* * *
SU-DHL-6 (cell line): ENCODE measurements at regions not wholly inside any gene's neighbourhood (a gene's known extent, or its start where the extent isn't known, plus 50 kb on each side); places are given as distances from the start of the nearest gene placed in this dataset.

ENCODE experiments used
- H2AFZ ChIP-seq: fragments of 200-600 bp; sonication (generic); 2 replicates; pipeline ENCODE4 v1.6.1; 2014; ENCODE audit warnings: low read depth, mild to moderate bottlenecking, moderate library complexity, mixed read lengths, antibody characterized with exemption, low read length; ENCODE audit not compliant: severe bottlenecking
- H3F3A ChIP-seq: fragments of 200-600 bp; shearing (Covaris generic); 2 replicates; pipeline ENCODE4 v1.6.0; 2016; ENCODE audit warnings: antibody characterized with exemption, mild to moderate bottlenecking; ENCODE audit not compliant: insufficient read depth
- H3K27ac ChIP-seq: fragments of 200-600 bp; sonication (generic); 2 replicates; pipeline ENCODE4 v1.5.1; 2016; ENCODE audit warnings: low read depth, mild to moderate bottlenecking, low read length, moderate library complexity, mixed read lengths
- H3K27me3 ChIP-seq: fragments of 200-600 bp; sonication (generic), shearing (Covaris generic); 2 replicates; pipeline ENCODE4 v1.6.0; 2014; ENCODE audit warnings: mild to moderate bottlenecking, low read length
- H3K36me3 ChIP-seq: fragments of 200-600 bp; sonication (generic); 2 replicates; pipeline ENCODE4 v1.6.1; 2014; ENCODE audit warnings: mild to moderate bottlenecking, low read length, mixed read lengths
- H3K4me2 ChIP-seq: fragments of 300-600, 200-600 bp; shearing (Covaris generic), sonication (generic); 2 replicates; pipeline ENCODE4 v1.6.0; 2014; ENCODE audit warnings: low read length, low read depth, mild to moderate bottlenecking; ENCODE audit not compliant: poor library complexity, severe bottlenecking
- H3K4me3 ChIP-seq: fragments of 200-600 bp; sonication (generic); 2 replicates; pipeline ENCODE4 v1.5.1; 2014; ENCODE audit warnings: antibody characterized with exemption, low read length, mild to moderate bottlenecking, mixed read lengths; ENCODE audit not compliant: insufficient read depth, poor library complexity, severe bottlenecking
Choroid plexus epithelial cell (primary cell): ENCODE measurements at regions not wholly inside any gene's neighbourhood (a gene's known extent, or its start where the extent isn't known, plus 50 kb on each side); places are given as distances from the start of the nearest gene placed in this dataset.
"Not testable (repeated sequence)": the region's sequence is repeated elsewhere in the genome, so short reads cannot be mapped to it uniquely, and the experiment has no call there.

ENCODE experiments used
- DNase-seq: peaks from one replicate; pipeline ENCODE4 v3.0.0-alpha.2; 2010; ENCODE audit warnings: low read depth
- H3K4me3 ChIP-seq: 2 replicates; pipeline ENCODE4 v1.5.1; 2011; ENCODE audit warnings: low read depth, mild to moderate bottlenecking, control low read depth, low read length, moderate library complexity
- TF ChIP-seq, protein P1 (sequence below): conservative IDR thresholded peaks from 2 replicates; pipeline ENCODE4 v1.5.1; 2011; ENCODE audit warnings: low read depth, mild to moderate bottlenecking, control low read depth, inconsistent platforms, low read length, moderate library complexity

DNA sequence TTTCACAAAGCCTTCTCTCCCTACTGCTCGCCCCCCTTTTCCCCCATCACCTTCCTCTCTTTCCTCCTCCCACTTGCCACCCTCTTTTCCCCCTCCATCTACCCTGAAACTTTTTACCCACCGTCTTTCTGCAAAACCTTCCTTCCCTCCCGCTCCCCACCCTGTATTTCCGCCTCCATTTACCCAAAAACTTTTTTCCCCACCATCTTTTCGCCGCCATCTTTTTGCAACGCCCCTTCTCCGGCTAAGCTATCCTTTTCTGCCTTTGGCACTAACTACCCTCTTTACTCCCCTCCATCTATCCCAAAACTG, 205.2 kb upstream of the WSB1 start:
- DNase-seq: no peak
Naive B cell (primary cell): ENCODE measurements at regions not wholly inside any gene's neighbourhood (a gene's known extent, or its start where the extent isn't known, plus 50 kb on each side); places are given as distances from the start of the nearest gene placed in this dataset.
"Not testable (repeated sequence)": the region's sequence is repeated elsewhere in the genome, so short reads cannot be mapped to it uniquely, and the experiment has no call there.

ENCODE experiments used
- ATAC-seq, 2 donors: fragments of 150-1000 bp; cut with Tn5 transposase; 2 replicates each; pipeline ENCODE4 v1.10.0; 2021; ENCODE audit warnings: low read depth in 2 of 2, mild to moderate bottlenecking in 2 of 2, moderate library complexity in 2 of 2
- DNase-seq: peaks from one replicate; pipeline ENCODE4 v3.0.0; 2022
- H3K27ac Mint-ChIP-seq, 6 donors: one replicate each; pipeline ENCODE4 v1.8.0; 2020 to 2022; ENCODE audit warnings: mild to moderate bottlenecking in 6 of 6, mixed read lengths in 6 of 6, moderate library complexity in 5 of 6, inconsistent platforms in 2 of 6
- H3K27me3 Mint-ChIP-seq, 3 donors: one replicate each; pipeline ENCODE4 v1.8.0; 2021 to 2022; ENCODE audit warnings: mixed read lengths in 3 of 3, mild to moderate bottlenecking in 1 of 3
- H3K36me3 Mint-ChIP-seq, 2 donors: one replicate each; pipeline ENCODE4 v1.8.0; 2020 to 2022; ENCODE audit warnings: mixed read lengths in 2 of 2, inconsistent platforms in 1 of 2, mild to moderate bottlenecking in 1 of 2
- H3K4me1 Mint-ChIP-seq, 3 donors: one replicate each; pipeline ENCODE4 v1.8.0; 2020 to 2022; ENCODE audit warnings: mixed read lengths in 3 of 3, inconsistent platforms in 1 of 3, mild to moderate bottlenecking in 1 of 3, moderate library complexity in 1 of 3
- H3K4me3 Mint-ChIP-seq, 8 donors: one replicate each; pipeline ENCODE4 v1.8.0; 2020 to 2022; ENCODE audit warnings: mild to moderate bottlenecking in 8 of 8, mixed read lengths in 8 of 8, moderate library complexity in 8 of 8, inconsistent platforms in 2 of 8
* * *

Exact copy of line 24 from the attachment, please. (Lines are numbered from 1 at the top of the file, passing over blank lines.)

- H3K27me3 Mint-ChIP-seq, 3 donors: one replicate each; pipeline ENCODE4 v1.8.0; 2021 to 2022; ENCODE audit warnings: mixed read lengths in 3 of 3, mild to moderate bottlenecking in 1 of 3